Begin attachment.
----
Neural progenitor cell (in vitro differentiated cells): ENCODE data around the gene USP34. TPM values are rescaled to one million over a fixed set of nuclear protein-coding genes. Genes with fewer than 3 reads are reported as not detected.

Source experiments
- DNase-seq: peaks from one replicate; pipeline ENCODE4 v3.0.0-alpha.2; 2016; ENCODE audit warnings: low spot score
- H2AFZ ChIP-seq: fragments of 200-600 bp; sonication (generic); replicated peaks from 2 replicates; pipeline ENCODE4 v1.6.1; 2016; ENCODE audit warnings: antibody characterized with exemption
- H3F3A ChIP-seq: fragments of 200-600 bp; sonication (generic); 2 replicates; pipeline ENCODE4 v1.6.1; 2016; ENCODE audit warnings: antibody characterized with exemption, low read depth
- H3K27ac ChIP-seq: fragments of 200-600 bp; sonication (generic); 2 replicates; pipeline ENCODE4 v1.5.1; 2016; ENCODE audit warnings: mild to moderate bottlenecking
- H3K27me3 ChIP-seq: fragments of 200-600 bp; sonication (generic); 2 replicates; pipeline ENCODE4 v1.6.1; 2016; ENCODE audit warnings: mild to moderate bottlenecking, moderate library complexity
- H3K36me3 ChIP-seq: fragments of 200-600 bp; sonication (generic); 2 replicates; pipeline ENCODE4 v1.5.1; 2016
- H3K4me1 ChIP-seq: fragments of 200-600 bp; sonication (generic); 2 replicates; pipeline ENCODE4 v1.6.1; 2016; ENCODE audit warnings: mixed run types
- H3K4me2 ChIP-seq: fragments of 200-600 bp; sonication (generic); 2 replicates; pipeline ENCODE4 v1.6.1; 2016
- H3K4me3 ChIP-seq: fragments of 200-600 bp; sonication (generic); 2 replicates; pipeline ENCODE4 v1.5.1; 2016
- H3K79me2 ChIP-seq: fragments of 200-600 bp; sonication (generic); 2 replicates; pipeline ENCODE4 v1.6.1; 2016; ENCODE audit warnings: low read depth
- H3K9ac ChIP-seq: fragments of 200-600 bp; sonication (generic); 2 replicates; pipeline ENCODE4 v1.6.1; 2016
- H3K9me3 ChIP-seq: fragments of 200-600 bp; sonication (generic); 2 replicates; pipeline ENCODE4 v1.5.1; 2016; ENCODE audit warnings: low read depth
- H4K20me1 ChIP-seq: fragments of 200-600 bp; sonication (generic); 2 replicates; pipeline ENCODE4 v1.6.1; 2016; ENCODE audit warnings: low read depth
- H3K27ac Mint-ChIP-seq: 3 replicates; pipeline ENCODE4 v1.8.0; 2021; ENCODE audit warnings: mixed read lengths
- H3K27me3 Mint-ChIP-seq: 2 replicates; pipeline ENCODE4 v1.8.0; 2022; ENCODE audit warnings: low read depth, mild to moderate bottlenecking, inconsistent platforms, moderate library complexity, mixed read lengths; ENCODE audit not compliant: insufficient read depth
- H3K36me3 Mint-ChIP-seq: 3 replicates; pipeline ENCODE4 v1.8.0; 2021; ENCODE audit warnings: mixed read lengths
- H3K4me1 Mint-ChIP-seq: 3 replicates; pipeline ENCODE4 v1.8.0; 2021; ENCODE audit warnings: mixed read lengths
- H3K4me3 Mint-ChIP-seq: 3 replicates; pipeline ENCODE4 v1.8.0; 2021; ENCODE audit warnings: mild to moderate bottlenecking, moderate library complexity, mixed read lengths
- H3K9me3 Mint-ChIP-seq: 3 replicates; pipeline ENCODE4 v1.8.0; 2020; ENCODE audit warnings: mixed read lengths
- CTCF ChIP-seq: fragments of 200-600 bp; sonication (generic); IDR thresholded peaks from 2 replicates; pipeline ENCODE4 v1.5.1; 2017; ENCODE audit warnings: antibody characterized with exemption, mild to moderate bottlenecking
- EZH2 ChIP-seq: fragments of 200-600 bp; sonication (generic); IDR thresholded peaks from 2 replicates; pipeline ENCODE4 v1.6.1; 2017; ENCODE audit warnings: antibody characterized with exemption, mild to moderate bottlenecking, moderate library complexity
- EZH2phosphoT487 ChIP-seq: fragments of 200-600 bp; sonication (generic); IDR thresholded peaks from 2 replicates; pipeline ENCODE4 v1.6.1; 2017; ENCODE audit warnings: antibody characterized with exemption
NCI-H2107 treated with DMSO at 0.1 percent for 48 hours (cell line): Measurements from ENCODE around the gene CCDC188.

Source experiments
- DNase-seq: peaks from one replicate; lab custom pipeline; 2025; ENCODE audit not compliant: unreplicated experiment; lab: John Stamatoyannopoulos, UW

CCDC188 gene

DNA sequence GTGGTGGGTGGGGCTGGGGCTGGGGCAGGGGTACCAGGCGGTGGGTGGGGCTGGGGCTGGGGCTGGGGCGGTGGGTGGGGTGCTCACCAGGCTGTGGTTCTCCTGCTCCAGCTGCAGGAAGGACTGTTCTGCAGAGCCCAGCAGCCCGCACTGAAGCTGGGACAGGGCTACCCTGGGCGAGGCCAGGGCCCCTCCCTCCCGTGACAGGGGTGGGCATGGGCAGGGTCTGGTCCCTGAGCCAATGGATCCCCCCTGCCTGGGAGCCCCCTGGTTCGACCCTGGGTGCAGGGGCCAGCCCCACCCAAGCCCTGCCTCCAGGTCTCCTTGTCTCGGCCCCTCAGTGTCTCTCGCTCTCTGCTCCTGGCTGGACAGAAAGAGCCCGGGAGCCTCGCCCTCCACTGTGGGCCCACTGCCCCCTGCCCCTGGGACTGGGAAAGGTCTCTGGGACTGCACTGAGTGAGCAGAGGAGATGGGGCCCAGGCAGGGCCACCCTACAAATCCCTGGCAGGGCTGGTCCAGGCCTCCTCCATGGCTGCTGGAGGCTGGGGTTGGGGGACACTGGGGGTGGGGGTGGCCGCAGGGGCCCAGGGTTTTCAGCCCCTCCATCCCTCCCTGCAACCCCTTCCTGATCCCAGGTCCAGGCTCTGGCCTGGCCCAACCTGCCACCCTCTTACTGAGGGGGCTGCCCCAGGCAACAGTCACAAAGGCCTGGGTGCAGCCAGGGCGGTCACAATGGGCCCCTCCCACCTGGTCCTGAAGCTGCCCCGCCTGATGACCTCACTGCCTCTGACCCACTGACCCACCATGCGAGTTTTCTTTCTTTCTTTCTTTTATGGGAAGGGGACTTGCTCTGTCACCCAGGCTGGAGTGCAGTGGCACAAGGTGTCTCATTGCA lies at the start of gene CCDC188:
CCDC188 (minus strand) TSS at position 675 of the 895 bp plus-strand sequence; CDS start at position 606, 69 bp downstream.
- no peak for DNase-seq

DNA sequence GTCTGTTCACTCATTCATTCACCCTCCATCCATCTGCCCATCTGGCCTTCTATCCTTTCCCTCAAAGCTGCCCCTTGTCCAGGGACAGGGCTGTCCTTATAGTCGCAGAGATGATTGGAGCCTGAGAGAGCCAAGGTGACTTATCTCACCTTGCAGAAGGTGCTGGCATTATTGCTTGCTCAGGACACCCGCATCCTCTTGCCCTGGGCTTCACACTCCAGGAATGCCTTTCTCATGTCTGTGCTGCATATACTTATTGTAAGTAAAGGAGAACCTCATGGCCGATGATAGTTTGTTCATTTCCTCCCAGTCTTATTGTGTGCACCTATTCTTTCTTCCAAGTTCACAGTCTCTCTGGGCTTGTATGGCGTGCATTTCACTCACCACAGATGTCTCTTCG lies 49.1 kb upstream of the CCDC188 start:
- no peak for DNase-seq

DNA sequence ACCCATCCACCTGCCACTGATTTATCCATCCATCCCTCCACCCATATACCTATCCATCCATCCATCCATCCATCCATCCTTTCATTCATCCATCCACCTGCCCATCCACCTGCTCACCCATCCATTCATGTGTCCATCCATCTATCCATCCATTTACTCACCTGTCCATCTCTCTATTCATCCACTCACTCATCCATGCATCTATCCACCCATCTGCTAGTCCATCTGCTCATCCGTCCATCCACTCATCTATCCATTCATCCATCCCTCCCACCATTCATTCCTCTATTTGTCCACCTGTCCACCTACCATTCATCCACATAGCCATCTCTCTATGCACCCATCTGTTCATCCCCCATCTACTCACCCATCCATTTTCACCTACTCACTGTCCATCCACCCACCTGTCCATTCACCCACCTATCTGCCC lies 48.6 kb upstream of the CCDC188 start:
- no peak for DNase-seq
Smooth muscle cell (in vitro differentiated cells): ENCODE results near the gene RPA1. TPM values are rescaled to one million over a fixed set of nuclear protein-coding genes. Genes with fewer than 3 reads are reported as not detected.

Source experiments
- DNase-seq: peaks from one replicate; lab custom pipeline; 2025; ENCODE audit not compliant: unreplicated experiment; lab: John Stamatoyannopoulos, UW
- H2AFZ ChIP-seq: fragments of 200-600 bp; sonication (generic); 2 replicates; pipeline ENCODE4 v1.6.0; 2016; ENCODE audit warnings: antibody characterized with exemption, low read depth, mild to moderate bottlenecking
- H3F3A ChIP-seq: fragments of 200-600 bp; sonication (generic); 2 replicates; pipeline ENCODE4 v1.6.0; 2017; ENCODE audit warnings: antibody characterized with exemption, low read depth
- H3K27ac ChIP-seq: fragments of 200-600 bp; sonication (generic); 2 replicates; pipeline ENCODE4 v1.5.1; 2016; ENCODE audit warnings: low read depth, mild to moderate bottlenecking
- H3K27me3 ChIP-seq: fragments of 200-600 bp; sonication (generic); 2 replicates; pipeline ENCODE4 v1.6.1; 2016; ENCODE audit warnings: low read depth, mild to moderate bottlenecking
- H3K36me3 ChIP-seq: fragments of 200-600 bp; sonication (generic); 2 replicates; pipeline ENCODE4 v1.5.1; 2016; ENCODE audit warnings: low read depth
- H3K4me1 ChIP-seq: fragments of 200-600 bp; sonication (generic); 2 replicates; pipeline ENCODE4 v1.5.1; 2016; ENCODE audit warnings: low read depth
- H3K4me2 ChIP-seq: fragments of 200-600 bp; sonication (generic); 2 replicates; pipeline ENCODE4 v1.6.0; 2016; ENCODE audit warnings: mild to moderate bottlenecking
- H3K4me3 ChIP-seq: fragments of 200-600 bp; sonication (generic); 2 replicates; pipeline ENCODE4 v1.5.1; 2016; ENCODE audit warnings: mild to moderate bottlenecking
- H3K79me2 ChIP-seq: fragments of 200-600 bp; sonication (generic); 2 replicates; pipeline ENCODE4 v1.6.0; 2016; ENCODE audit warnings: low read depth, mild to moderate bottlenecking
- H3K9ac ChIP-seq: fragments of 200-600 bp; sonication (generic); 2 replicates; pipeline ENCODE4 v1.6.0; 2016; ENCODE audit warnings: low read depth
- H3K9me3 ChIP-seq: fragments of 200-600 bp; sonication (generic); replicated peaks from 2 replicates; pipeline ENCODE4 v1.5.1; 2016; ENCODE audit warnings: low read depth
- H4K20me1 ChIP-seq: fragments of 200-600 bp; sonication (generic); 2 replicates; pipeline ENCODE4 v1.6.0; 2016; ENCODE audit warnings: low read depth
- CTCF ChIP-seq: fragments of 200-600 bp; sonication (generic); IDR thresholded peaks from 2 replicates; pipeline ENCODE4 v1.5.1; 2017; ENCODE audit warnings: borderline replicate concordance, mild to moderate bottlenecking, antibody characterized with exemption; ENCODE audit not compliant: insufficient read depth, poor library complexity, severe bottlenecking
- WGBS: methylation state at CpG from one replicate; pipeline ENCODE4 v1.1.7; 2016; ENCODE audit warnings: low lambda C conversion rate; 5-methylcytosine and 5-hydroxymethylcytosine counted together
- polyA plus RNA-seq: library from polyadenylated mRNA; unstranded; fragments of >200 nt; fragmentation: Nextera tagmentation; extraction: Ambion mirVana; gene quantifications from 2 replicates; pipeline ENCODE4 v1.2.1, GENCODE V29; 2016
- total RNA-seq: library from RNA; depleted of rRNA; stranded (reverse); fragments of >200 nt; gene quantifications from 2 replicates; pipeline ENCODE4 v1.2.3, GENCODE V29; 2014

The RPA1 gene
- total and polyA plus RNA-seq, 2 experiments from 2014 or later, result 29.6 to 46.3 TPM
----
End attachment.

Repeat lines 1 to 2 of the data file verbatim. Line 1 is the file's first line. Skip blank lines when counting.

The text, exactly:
Neural progenitor cell (in vitro differentiated cells): ENCODE data around the gene USP34. TPM values are rescaled to one million over a fixed set of nuclear protein-coding genes. Genes with fewer than 3 reads are reported as not detected.

Source experiments